When it comes to the timing of achieving success, or even just traction in the voiceover world, everybody’s different – and your mileage may vary, so to speak. And hey! Speaking of mileage, Davis deftly segued, “Ah yes, vehicle usage. As the great American philosopher James Buffett said, ‘there’s a thin line between Saturday night and Sunday morning.’” And, as the Tax Dog went on to say, “There’s also a thin line between what’s business and personal, and what’s professional and social. The tax laws do not penalize us for having our business and professional lines be very murky, and our business and professional activity be developed along personal and social lines. So there are a lot of instances where bar tabs are picked up or mileage is used; vehicle usage which in some cases can appear to be social occasions but also can be construed to be networking and business prospecting. It’s really all about good record keeping,” continued Davis. “I like to call it leaving footprints.”
Every radio person I know has tons of electronic media in the house; surely Davis recommends taking advantage of that as a deduction, right? “I am aggressive with that,” explains Davis. “My question is always ‘does this include a home phone? Is this a triple play, so to speak?’ And if it does, I wind up only taking two thirds. Now, an IRS agent may come in and say ‘oh, no, this is personal use, also,’ and I would say well, he can’t do his job without it, and we might wind up compromising. My job is to do as good a job for my client as I can, and as far as media in the home, almost any goddamned thing you can plug in, maybe except your toaster.”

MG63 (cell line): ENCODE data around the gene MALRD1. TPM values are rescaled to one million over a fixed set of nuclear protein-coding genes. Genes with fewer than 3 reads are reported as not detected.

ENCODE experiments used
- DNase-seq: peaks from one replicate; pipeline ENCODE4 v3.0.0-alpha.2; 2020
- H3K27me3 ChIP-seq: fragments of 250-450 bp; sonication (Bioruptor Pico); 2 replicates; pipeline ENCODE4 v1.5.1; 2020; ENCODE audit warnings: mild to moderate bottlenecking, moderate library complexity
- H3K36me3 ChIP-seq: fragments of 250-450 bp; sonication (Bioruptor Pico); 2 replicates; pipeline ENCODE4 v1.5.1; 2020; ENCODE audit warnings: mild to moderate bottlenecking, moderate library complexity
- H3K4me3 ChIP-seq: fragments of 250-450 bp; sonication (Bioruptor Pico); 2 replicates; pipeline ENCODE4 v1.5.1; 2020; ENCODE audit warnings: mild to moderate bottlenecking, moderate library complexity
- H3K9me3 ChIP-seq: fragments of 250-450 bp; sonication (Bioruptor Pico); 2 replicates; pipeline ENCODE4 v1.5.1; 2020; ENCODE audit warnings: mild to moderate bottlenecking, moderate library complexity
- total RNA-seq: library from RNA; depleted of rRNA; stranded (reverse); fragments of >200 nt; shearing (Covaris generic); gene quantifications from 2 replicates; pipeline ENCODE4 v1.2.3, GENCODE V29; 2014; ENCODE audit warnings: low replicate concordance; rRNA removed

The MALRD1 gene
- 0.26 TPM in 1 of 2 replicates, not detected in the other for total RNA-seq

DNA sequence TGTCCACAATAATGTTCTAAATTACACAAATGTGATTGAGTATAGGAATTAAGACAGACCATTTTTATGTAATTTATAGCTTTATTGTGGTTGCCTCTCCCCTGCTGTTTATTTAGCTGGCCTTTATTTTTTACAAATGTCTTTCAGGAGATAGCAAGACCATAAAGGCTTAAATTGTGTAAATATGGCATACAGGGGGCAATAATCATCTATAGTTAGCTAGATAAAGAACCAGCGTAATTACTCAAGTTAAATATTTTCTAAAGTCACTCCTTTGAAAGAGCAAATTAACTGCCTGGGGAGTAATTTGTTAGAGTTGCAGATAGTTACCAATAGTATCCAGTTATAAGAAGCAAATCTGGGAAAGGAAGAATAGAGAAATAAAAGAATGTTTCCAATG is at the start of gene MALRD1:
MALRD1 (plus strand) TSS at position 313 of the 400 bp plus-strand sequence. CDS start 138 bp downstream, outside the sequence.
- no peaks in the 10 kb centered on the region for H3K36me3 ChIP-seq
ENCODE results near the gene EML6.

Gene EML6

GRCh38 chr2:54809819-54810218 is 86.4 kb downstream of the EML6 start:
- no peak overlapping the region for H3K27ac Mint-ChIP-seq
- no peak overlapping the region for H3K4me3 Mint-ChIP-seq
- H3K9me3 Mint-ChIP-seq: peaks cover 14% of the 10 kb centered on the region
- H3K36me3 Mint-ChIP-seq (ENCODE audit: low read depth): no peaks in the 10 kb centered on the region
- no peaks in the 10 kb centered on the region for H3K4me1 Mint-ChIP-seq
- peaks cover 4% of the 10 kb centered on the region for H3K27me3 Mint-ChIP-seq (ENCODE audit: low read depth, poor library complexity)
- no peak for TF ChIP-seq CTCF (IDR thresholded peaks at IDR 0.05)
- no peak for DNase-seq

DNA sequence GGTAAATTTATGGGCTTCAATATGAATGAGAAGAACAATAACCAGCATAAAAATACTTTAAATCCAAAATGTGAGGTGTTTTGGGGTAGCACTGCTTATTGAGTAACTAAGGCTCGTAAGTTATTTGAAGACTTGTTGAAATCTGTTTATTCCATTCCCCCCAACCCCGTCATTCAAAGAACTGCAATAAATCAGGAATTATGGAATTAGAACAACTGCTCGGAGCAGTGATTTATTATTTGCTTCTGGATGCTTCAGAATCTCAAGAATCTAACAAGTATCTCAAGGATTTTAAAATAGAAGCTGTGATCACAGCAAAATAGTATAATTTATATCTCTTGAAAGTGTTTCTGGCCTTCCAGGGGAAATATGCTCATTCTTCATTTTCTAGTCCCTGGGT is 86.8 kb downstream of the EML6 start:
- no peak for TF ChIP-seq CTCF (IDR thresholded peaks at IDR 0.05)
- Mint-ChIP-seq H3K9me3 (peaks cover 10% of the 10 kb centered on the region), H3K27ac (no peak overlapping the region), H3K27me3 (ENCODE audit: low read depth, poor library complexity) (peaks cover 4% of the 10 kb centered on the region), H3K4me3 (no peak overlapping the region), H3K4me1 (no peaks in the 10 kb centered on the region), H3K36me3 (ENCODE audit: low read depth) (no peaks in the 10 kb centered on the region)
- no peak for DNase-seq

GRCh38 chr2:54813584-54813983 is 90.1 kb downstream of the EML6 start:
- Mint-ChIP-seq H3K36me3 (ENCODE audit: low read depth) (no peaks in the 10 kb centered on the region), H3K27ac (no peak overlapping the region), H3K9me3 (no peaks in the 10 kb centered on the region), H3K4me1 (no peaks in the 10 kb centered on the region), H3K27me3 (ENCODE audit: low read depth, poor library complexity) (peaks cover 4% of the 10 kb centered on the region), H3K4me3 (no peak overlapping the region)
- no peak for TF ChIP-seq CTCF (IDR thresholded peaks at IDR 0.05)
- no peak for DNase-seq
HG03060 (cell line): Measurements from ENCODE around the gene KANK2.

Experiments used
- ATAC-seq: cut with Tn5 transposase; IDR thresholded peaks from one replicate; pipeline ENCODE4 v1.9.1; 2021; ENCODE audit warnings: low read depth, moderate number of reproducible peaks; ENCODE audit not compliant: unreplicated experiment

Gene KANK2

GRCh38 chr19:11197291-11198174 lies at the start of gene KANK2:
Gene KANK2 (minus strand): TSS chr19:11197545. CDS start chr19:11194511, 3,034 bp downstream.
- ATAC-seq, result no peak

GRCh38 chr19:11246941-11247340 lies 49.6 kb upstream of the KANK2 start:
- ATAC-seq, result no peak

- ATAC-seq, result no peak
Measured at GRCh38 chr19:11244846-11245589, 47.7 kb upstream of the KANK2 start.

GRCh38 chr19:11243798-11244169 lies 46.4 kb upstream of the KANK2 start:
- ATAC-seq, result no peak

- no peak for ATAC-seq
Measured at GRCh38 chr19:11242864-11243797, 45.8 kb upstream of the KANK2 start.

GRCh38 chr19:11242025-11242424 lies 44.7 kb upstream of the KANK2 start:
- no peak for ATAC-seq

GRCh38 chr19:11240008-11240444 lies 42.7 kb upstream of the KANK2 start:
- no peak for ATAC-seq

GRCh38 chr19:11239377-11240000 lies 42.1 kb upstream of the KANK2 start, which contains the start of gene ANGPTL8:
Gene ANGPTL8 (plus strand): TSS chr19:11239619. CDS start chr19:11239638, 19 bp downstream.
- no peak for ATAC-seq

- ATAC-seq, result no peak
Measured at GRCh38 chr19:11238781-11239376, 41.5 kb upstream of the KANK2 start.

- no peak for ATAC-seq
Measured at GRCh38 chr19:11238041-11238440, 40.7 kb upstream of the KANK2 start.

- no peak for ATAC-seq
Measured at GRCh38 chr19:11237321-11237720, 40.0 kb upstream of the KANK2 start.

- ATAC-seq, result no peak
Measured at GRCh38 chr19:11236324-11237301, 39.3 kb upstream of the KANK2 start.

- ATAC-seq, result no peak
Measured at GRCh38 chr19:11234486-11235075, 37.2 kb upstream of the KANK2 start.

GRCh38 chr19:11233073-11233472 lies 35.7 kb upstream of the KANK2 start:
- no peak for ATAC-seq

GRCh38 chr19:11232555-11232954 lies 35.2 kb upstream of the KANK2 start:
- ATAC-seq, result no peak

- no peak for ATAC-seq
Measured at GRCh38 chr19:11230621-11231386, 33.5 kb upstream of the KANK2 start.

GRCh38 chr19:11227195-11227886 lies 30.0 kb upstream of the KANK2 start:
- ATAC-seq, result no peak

Time, space, and my limited intellectual capacity to fully comprehend the many options available to radio and V/O specialists when it comes to tax benefits prohibit me from listing everything here. So, check out the Taxdog’s website; specifically the deduction worksheet. “It is prepared for intergalactic use,” says Davis. He’s right; it’s comprehensive, and not all items may apply to you as an individual in your profession. But it does pretty much list virtually everything that you could consider a deduction. I hope some of this has been helpful, and in signing off here, let me urge you to file early – while wishing you many happy returns.